European judgment on equal treatment and sexual orientation

On 12 January 2023, the European Court of Justice rendered a judgement concerning equal treatment in employment and occupation, more particularly concerning sexual orientation (C-356/21). The European Court ruled that national legislation may in no way detract from the protection against discrimination on the grounds of sexual orientation as guaranteed by the European Directive (2000/78/EC). According to the judgement of the Court, the refusal to conclude or renew a contract for specific work with a self-employed person should always be protected against discrimination based on sexual orientation and should not be set aside by national laws guaranteeing the freedom of contract.

Request for a preliminary ruling

Before a Polish District Court compensation was claimed by a self-employed person for damage resulting from a company’s refusal to renew a contract for specific work on the ground of his sexual orientation. Since no new contract was concluded with the self-employed person after he and his partner had published a music video aimed at promoting tolerance towards same-sex couples, discrimination was invoked. The Polish Court brought the case before the European Court of Justice by a request for a preliminary ruling.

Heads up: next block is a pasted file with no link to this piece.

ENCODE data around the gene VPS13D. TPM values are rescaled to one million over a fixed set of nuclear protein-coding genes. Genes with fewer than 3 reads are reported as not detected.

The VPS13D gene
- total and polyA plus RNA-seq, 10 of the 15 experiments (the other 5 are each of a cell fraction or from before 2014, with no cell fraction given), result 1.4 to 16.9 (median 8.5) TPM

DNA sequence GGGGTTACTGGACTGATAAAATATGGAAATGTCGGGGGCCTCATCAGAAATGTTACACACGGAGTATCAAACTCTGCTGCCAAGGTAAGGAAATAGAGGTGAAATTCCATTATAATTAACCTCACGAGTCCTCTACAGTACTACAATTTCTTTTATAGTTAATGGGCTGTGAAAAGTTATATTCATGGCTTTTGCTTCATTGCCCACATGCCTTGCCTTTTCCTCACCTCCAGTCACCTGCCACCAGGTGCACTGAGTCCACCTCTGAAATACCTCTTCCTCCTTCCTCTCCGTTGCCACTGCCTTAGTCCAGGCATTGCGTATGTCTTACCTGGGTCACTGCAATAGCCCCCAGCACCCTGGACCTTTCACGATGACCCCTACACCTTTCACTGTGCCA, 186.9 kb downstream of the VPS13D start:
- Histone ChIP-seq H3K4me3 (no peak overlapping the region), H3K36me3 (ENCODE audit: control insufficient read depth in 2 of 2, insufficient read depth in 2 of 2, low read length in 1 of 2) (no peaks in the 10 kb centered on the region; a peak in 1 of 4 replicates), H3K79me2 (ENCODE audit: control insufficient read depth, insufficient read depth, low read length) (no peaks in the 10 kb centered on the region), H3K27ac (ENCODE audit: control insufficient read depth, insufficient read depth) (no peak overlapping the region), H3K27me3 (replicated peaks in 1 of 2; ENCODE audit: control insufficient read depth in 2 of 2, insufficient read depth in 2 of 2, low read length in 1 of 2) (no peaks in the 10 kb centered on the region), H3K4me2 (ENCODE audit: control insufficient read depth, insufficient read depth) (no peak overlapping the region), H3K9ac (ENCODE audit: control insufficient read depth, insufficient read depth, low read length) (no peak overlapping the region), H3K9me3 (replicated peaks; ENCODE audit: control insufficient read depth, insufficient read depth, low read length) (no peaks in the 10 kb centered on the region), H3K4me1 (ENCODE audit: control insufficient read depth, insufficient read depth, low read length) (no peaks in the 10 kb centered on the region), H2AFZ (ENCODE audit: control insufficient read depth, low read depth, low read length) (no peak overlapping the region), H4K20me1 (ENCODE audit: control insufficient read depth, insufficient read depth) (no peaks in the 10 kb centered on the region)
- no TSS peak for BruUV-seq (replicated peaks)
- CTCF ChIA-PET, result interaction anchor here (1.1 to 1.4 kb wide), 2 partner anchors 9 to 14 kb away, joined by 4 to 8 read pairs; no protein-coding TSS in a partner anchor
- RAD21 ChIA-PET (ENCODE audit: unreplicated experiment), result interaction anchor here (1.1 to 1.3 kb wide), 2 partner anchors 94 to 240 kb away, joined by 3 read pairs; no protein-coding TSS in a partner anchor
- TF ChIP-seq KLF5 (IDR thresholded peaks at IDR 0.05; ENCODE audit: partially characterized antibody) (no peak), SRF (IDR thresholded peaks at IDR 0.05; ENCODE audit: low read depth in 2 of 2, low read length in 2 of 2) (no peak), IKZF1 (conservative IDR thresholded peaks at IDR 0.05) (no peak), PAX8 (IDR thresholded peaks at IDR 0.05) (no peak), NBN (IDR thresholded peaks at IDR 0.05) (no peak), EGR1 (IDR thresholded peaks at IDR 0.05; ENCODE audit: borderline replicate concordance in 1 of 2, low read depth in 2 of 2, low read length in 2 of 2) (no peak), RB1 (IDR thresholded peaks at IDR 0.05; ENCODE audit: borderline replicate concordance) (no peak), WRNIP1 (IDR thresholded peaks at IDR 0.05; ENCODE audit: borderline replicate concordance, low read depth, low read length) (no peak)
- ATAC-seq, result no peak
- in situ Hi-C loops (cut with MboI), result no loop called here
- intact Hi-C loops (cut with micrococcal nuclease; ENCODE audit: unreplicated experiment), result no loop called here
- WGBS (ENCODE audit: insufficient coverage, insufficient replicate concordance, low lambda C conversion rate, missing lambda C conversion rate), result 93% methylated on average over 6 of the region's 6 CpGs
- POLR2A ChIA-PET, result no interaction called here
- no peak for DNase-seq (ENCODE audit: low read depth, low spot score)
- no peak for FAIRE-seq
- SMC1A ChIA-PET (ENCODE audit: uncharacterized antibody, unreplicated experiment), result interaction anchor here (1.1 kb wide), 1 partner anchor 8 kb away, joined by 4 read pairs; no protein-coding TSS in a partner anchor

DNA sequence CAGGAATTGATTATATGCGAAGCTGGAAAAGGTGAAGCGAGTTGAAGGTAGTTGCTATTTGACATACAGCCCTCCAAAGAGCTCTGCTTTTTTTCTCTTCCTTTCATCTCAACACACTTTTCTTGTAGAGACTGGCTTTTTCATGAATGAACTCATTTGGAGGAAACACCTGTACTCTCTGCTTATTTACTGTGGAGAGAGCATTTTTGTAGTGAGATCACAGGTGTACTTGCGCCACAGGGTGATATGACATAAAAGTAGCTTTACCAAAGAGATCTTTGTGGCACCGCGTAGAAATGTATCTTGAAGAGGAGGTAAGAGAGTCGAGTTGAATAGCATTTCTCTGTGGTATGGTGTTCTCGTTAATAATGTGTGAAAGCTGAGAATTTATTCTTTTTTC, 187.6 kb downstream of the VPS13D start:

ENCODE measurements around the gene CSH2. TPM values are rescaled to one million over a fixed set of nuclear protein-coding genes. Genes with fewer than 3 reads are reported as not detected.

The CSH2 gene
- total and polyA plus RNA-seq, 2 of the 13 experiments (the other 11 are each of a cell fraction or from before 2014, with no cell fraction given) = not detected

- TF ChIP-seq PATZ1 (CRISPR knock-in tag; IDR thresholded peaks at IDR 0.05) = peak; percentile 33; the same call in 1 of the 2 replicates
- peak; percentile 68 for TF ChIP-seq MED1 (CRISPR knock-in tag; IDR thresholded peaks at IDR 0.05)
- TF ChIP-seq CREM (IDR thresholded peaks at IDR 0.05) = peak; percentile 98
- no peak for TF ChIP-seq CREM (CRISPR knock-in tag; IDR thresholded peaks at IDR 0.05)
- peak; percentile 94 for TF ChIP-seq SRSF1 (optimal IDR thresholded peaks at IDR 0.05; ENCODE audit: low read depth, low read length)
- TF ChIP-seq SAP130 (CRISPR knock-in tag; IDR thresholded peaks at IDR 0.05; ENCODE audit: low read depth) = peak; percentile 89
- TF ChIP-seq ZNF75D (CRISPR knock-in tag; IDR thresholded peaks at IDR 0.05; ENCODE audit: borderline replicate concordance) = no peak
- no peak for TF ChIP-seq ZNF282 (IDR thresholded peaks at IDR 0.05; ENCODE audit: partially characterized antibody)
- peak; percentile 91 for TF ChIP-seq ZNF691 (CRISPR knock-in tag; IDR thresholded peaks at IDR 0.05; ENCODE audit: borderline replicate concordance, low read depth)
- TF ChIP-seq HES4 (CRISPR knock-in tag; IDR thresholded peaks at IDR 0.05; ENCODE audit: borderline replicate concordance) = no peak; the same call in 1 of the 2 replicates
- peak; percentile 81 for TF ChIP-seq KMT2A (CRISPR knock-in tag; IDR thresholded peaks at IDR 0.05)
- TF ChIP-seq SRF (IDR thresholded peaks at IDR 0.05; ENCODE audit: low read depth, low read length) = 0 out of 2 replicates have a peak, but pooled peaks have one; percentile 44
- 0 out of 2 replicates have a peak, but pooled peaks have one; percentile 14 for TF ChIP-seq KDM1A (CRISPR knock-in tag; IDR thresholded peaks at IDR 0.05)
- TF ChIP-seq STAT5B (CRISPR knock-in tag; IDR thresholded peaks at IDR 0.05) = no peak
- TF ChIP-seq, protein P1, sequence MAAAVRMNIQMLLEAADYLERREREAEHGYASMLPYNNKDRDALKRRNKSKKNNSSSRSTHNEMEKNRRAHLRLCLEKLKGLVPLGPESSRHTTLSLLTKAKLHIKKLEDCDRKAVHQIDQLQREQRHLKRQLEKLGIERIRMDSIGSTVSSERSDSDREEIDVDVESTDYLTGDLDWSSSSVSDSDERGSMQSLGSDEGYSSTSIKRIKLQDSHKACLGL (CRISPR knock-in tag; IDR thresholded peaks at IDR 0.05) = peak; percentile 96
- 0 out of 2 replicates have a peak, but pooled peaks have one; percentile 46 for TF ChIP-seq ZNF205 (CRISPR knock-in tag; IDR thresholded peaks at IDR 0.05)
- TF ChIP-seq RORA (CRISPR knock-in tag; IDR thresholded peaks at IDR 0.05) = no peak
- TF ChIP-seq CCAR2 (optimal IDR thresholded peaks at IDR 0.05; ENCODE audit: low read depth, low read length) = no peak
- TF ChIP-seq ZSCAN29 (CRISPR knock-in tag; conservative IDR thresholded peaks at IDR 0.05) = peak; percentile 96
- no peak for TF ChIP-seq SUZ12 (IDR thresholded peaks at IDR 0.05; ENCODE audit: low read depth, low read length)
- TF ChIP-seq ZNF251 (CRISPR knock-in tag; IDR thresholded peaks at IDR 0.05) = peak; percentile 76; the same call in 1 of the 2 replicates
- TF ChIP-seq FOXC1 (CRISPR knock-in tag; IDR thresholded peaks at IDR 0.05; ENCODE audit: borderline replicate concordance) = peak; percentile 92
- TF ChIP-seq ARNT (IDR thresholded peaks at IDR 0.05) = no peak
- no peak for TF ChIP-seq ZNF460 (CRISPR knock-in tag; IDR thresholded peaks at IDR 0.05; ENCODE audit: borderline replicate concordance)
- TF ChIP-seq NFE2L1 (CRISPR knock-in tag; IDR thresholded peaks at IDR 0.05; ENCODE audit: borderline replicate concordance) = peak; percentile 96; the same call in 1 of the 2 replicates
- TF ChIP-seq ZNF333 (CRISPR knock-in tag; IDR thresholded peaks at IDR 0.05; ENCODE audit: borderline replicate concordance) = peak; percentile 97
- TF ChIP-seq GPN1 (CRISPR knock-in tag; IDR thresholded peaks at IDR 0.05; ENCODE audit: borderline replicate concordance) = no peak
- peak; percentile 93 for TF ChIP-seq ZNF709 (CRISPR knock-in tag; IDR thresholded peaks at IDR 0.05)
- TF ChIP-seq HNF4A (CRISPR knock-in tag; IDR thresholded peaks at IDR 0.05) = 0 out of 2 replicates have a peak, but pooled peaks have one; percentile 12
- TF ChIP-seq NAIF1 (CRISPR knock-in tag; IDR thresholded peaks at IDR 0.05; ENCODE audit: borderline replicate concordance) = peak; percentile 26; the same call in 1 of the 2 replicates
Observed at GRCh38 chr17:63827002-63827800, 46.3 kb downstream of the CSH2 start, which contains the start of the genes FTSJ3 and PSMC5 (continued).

Decision of the european court

Firstly, the European Court stated that the conditions for access to any occupational activity, whatever the nature and characteristics of such activity, are covered by the European Directive. The conclusion of a contract for specific work with a self-employed person is therefore protected by the Directive. Furthermore, the Court stated that an involuntary termination of activity of a self-employed person may be assimilated to dismissal of an employee. The Court concluded that the freedom to choose a contracting party, as guaranteed by the Polish anti-discrimination law, would deprive the Directive of its practical effect if it allows a refusal to contract with a person on the ground of that person’s sexual orientation. 

HR practice

This European judgement is a reminder for EU companies to pay attention to equality and inclusion and to avoid any hint of unequal treatment on one of the protected grounds (such as religion or belief, disability, age or sexual orientation). Internal policies in this respect should be drafted in a broad manner and should also include self-employed persons. Considering the European case law, directors of management companies could seek protection against discrimination in the event that their management agreement is terminated.

Amandine Ther
Attorney at Law